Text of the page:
You’re really asking for trouble when you title your film “Spare Parts,” especially when said film is as unabashedly formulaic as the one cobbled together by helmer Sean McNamara (“Soul Surfer”) and scriptwriter Elissa Matsueda. And yet, even though it’s easy to identify all the recycled elements — bits and pieces of several inspirational-teacher scenarios, ranging from “To Sir, With Love” to “Stand and Deliver” — in this “based on a true story” concoction, there can be no denying the feel-good effect of the finished product. Word of mouth should trump mixed reviews, giving this latest Hispanic-skewing Lionsgate/Pantelion release a chance to exceed expectations and appeal to crossover audiences in a variety of platforms.
Derived from an article written by Joshua Davis for Wired magazine, “Spare Parts” spins a lightweight yet likable tale of underdogs triumphant. Specifically, it’s the story of Hispanic students from a Phoenix high school who compete in a national underwater robotics competition, and wind up winning first-place honors over formidable college teams — including the defending champs from Massachusetts Institute of Technology. (That’s not, strictly speaking, a spoiler. The real-life event happened more than a decade ago and was recounted in Mary Mazzio’s 2014 documentary “Underwater Dreams.” Besides, anyone who can’t guess the outcome 15 into this narrative should go to the movies more often.)
George Lopez offers a winning mix of sincerity, inspiration and self-deprecating humor in his performance as Fredi Cameron, an unemployed engineer who takes a position as substitute teacher at Carl Hayden Community High School. In recent years, Cameron — a composite of two real-life teachers — has had trouble holding on to any job very long, for reasons withheld from the audience until late in “Spare Parts.” And, truth to tell, he doesn’t appear eager to make a long-time commitment to Carl Hayden High.
As long as he’s got the gig, however, Cameron is willing — albeit reluctantly at first — to serve as mentor, faculty adviser and (in the case of at least one youth) father figure to four disparate students who join forces to compete in the underwater robots event.
Gung-ho ROTC student Oscar Vazquez (Carlos PenaVega) initiates the project after his dreams of enlisting in the U.S. Army are dashed. (Unfortunately, he, like most of his Hispanic comrades, is, as one character euphemistically puts it, “without papers.”) Using various means of persuasion, Oscar and Cameron are able to enlist Lorenzo Santillan (Jose Julian), who usually exploits his mechanical skills to break into cars; Cristian Arcega (David Del Rio), an electronics nerd often targeted by school bullies; and Luis Arranda (Oscar Gutierrez), a gentle giant — and, it should be noted, not one of the aforementioned bullies — who worries that people think he’s as dim as he looks.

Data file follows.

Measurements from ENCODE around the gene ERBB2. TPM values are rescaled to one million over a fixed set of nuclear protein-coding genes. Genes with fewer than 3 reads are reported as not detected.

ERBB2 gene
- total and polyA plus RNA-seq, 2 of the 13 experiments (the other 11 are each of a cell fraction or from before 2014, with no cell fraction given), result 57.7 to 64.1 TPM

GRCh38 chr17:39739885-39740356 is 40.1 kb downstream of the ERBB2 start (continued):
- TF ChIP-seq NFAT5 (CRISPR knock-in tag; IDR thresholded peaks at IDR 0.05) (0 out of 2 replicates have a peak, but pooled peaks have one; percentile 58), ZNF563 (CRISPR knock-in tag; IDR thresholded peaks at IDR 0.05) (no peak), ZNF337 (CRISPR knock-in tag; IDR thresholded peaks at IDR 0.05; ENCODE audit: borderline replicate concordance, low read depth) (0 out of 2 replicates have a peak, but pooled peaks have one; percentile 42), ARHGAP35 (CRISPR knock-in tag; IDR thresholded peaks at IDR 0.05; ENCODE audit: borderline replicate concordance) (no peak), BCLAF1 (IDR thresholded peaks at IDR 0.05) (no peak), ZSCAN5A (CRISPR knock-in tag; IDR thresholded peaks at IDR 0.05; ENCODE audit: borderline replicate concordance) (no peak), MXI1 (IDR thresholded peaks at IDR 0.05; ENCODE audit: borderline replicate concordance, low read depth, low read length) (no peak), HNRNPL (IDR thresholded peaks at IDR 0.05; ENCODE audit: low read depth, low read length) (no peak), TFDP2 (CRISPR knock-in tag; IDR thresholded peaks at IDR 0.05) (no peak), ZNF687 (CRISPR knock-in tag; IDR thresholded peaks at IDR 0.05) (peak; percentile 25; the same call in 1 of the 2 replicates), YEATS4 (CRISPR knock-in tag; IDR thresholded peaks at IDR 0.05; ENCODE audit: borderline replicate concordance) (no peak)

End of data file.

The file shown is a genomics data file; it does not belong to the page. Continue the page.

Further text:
While his students scrounge for — yes, you guessed it — spare parts in thrift shops, home-improvement stores, and storage rooms on campus where all manner of debris is dumped, Cameron grows increasingly dedicated to helping them — and, predictably, steadily more involved in their lives.
Indeed, there are scarcely any genuine surprises in “Spare Parts,” a movie that often has the feel of something constructed by people ticking off items on a checklist. Teacher gets shot a romance with lovely/supportive colleague (Marisa Tomei)? Yep. A student eventually wins respect and acceptance from a disapproving father (Esai Morales)? Got it. Last-minute mishap brings comrades closer together? Sure. Teacher is almost removed from the equation when he gets a tempting job offer in his chosen profession? Of course.
Give all of that, the fact that “Spare Parts” manages to be so emotionally affecting and dramatically satisfying must be viewed as a triumph as improbable as the film’s grand finale at the underwater robotics competition. Credit should go to the well-cast and unaffectedly engaging young actors playing the members of Team Carl Hayden High, all of whom manage to infuse even the most cliched dialogue with a solid ring of truth.
Lopez is credible and compelling throughout, while Tomei makes the absolute most of an underwritten role. As the high school’s surprisingly supportive principal, Jamie Lee Curtis effortlessly steals every scene in which she appears while demonstrating even an overworked and borderline cynical bureaucrat can maintain a healthy sense of humor.
To the filmmakers’ credit, “Spare Parts” concludes with a coda that reveals the ending of this fact-based story wasn’t quite as happy in real life for some of the participants. On the other hand, the coda also unapologetically proselytizes for immigration reform, which doubtless will be well received by members of the movie’s target audience and any other reasonably sentient viewers.
The film’s lively song-studded musical soundtrack is another plus. Also worth noting: a fleeting reference to “the Enigma Decoder” that may amuse who has seen either “The Imitation Game” or “U-571.”